Cow's milk allergy in children: adherence to a therapeutic elimination diet and reintroduction of milk into the diet


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Abstract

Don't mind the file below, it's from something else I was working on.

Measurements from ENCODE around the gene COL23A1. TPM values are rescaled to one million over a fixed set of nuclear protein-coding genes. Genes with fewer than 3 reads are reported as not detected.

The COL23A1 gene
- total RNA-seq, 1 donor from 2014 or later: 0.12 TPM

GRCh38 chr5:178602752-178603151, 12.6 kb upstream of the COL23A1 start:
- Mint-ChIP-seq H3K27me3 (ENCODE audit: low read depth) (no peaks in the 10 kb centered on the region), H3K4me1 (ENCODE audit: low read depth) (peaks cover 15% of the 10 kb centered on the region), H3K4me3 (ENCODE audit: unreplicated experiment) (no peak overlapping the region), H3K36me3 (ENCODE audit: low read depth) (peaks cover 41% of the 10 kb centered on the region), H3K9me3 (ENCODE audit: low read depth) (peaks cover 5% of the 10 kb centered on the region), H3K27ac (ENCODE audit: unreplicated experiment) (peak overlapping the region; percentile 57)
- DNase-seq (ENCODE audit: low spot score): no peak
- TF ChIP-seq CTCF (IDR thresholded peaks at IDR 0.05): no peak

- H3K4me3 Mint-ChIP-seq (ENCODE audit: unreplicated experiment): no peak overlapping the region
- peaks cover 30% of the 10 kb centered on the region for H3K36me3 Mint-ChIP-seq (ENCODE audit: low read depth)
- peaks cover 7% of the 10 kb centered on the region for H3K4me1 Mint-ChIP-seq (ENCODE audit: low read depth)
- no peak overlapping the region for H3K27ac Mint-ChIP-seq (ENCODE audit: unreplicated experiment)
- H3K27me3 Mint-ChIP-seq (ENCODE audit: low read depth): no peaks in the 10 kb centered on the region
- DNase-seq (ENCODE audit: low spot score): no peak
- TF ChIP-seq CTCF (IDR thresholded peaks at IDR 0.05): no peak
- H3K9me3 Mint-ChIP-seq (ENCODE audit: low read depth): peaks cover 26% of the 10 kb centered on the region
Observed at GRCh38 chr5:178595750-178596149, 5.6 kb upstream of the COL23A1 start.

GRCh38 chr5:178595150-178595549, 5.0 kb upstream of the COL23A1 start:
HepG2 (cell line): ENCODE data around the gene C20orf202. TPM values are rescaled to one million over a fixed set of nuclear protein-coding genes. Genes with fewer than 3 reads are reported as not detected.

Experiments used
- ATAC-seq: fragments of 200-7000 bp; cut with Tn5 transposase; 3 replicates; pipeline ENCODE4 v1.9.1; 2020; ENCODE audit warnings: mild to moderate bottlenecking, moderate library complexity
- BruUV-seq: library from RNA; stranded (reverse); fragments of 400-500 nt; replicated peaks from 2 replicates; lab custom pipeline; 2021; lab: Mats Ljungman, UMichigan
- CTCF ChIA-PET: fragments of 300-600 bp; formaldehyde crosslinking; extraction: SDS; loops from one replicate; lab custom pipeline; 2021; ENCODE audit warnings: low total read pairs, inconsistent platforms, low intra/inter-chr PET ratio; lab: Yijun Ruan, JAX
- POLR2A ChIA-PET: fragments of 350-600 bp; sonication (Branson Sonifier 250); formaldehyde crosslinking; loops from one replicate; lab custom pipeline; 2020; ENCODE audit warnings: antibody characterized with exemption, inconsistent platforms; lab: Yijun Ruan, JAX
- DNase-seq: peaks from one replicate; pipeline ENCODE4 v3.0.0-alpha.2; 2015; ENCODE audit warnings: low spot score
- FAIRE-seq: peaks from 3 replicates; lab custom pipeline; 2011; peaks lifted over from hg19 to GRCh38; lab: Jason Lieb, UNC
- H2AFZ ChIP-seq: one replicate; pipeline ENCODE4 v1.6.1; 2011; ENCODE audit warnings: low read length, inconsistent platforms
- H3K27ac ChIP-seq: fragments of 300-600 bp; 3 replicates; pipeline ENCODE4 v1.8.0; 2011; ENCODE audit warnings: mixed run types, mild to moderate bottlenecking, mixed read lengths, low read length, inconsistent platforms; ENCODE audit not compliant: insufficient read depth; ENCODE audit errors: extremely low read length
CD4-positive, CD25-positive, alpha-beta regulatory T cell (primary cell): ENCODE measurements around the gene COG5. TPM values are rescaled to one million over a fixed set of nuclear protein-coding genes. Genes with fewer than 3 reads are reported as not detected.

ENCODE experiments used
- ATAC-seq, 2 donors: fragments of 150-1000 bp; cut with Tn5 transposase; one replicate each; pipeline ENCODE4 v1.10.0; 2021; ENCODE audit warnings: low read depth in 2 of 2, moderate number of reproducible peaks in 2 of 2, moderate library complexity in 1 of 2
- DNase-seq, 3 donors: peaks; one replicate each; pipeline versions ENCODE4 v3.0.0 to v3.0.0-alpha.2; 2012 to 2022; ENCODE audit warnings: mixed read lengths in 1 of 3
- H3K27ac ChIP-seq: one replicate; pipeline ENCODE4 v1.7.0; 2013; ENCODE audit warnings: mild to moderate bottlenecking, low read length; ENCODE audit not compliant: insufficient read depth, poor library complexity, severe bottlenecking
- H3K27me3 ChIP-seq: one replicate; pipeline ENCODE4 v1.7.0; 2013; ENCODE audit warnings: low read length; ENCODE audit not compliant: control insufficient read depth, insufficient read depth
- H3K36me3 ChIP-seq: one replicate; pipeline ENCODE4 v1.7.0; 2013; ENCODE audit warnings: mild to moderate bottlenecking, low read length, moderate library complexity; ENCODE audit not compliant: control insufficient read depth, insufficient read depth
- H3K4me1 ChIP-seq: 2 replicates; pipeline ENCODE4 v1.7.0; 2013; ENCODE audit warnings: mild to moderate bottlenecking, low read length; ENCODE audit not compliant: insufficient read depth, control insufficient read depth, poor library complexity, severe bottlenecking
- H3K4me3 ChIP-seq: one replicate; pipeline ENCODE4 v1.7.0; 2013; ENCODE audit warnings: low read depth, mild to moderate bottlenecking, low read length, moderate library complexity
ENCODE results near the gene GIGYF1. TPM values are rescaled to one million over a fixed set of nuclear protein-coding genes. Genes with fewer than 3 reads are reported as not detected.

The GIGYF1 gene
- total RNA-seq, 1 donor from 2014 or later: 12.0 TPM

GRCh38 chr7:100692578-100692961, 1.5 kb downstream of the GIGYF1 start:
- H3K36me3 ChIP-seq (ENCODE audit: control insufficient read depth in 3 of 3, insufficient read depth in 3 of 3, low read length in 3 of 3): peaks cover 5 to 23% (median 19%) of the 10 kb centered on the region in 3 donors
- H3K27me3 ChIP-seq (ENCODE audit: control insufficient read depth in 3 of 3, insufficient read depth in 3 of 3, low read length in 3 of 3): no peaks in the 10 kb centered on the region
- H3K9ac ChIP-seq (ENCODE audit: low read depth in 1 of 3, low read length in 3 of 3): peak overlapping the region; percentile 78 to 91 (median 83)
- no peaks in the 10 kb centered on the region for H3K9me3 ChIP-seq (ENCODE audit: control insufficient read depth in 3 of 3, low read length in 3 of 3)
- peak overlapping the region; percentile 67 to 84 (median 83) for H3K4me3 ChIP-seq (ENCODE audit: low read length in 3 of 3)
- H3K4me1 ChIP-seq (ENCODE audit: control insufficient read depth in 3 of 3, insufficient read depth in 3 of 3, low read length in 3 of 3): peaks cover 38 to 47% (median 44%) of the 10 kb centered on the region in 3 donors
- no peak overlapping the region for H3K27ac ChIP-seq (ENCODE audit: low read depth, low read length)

Background/Objectives:The basic treatment for cow's milk allergy (CMA) is the elimination of all cow's milk proteins (CMP) from the diet. This study aimed at characterizing the diet of children with a diagnosis of CMA, to assess the degree of adherence to the elimination diet and to evaluate the factors associated with the adherence and age of recovery.Subjects/Methods:From a birth cohort study, food records of 267 children diagnosed with CMA were studied to define how strictly the elimination diet was adhered to. Subsequent food records were studied to assess the age at reintroduction of milk products in the child's diet.Results:The families adhered to the elimination diet of the child with extreme accuracy in 85% of the cases. Older and monosensitized children had more often small amounts of CMP in their diet, possibly because of the absence of nutritional information by a dietitian/nutritionist. Adherence to the diet was neither related to any other sociodemographic factor studied nor to the age at reintroduction of milk products into the diet.Conclusions:The therapeutic elimination diet of children diagnosed with CMA was well adhered to. Low intakes of vitamin D, calcium, and riboflavin are of concern in children who follow or have followed a cow's milk-free diet.

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